RTI is captured through a sequence of photographs taken from a specific point where a static camera is positioned. Light is shone over the rock surface from different directions as the photographs are taken, making a type of ‘light dome’ over the rock. A reflective sphere, such as a black billiard ball, is placed on the rock surface in order to reflect the light source. Each photograph captures a different position of the light source, which is recorded in the reflective sphere.

The images are then processed in a designated software, which can be freely downloaded from the Cultural Heritage Imaging website. The software combines all the pictures together and identifies the light sources. This creates a PTM (Polynomial Texture Map), which can then be manipulated and enhanced to aid analysis.

In general, the capture of RTIs should take around 30 to 40 minutes, depending on the complexity of the carved rock and time involved in setting up the equipment. The number of photographs required to create the model vary between 50 and 90.

The RTI final file can be viewed in the free RTIViewer software available from the Cultural Heritage Imaging website. This allows the visualization of the carved rock under different rendering modes, highlighting the engraved motifs. By digitally moving the light source around the PTM, different details of the carvings become visible.





3D Model of one of the carved stones stored at kirkdale house (kirkcudbright, Dumfries and Galloway).




3D Model of one of the panels part of the group named Knock 3 (Monreith, Dumfries and Galloway)





3D Model of Knock 4 (Monreith, Dumfries and Galloway). this model clearly shows the heavy weathering of the rock and the damage caused to the surface by the grazing animals. 


The Scotland's Rock Art Project trained and worked with Community Teams to build a consistent, publicly accessible database of prehistoric carvings using specific recording methods.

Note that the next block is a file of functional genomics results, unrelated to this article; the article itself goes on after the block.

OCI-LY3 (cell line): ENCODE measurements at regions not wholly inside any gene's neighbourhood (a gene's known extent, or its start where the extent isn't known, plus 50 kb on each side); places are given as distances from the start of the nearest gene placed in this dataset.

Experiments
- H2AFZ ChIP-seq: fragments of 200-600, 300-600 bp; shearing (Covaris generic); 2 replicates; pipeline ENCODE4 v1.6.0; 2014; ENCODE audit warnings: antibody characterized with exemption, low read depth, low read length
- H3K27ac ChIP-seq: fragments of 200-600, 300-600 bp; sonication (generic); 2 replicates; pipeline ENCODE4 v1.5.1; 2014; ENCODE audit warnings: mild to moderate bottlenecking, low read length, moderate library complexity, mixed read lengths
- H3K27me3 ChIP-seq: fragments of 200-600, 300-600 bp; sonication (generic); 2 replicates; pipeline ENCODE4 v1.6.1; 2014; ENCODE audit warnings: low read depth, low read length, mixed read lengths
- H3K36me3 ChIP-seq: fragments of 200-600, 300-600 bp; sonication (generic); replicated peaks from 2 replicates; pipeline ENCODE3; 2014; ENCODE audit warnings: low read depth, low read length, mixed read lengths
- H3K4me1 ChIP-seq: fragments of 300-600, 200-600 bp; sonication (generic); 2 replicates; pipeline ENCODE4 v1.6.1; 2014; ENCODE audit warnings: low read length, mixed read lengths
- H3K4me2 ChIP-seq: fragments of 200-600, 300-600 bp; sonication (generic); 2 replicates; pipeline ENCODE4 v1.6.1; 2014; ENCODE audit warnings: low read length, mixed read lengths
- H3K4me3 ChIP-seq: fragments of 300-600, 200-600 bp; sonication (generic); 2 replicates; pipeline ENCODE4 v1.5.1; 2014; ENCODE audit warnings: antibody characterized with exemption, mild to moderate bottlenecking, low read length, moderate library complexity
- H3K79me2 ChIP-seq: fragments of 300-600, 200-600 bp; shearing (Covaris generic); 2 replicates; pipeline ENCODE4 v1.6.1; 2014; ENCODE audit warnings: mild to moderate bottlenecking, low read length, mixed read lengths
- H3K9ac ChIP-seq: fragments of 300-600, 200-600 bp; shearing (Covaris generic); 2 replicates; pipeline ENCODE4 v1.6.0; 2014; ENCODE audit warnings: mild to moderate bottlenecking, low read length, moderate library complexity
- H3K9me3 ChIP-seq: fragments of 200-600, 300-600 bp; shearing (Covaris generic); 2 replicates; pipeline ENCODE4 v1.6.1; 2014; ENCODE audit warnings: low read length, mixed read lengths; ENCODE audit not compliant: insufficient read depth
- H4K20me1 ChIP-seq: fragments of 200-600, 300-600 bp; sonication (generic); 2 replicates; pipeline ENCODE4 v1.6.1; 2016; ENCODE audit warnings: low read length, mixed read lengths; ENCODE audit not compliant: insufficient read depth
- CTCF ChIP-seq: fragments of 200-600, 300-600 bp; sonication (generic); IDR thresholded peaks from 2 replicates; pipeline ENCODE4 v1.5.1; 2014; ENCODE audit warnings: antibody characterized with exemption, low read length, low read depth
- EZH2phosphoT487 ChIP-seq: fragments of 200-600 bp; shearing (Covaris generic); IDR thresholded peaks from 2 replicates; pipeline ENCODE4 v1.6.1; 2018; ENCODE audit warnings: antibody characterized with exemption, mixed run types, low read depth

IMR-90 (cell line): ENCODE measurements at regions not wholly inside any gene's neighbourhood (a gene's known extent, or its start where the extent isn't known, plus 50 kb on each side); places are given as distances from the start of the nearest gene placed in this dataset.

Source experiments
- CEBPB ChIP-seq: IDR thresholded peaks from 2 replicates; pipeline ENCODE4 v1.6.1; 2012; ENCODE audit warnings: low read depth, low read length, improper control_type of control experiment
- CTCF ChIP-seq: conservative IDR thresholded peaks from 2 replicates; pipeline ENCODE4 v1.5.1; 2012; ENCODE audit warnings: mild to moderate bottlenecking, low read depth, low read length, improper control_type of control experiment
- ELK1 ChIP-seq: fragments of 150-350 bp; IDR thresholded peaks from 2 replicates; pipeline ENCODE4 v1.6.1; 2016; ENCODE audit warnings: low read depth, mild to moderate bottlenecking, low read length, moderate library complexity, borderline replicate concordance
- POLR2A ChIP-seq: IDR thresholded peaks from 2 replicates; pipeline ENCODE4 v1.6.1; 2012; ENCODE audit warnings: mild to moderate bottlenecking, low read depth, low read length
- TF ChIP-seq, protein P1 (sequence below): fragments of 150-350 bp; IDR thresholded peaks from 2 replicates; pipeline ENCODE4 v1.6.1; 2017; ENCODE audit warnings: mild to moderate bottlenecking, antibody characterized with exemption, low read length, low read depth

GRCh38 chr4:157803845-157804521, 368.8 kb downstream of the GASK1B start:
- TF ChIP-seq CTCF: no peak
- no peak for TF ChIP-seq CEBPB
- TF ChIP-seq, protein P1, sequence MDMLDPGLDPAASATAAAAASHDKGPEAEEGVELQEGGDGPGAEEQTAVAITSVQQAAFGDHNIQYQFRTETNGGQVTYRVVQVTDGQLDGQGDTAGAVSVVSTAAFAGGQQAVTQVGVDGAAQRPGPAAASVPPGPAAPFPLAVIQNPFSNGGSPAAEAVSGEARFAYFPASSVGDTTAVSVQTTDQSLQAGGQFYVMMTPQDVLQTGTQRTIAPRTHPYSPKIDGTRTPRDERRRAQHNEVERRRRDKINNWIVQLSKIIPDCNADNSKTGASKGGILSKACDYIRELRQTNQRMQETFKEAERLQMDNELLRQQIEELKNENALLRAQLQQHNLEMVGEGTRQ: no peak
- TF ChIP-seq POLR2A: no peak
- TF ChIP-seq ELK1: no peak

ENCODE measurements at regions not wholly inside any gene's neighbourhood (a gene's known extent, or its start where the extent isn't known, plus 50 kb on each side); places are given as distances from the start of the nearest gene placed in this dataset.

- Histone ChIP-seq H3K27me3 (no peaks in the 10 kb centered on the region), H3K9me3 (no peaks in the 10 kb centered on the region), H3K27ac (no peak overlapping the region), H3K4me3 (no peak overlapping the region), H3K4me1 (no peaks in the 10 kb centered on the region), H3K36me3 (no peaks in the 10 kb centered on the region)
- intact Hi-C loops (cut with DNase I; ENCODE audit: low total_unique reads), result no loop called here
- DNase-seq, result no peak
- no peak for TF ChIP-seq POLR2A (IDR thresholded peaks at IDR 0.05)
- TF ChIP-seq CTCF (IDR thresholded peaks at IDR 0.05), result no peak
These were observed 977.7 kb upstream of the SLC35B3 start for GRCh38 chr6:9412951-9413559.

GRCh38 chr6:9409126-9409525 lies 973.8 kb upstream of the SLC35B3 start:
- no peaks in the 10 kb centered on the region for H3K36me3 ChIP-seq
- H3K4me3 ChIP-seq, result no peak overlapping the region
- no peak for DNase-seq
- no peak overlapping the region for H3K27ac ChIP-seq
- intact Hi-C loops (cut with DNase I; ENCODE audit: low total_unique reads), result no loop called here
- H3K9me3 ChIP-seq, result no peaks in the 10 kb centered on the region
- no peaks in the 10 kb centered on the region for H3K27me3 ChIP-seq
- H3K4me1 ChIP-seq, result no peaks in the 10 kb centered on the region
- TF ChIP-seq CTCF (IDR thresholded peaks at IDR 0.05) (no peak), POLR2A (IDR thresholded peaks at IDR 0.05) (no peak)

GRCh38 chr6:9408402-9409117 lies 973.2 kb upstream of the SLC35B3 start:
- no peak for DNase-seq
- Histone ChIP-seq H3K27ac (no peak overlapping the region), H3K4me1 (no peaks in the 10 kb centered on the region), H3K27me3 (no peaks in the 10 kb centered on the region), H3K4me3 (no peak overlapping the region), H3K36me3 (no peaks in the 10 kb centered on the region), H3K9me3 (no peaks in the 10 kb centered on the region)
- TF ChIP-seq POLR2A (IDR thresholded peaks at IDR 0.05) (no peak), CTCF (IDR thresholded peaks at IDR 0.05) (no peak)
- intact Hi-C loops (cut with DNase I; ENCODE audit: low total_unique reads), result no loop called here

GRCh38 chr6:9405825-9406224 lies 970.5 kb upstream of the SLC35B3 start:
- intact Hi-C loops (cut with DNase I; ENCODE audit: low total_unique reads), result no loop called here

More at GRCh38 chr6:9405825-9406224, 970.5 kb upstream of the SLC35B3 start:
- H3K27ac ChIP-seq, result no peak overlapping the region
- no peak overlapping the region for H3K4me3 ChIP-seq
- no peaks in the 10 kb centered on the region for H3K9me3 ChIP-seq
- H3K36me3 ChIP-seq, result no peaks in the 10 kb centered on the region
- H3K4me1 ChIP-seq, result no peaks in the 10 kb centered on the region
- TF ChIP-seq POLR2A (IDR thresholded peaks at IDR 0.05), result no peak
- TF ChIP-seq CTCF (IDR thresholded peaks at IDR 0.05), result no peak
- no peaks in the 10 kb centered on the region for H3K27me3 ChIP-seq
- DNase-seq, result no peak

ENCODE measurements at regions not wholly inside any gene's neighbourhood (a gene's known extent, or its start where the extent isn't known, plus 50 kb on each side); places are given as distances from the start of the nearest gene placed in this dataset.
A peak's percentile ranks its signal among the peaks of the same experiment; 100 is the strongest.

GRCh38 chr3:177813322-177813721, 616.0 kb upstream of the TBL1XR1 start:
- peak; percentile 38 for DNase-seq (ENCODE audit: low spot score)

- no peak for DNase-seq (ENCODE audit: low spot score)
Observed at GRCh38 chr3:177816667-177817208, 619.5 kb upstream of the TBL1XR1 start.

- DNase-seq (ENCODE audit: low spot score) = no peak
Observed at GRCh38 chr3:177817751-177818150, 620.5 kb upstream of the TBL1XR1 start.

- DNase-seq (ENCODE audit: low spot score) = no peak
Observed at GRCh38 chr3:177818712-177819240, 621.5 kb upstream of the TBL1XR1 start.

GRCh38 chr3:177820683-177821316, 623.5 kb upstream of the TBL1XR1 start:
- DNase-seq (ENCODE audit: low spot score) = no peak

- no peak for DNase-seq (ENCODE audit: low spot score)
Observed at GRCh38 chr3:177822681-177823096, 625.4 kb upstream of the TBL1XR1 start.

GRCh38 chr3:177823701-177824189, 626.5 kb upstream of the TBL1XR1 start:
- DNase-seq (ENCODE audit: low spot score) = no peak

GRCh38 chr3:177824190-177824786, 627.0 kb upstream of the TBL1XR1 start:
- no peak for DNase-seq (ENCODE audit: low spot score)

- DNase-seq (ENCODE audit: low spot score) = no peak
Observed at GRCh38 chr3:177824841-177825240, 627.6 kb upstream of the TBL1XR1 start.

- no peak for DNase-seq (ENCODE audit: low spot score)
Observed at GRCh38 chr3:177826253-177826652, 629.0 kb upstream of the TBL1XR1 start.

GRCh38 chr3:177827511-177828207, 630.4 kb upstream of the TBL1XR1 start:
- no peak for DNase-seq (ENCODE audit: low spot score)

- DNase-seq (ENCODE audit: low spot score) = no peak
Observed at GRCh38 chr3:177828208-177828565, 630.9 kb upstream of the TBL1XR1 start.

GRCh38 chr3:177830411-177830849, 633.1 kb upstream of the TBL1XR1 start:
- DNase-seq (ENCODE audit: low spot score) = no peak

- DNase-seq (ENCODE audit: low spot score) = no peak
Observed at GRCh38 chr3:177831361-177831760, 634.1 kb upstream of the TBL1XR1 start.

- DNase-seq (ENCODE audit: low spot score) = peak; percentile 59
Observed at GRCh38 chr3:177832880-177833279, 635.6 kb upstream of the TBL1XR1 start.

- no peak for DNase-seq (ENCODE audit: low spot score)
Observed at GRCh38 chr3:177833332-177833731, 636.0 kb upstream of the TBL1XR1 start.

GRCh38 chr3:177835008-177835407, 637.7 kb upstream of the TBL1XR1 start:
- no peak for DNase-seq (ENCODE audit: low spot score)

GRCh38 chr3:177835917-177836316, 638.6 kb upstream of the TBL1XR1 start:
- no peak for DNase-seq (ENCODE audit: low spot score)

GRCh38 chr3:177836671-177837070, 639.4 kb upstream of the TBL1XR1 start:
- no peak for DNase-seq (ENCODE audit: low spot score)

Recording Rock Art

Creating detailed, digital records of Scotland's rock art is essential for better understanding, sustainability, and public awareness. You can find out about our recording methods in this section!

Finding Rock Art

Finding rock art is very rewarding, but often quite difficult! In this section we offer a few tips that may help you find those 'hidden' panels. 


Getting Started

Before going out and looking for rock art, there are some important things that you should be aware of. You will also need to know what equipment to use. You can find out all about it here! 

Fieldwork Preparation

Follow these simple steps to prepare for a fantastic day out doing fieldwork and recording rock art. Don't forget your wellingtons and waterproofs! 


Doing Fieldwork

Like any other type of archaeological fieldwork, rock art recording uses specific methods and techniques. Learn how to record rock art, and find out what types of information you should be documenting. 

Data Entry

Once you have processed all the information collected in the field, your photographs, and your 3D models, you can upload it to Canmore. Find out how in this section.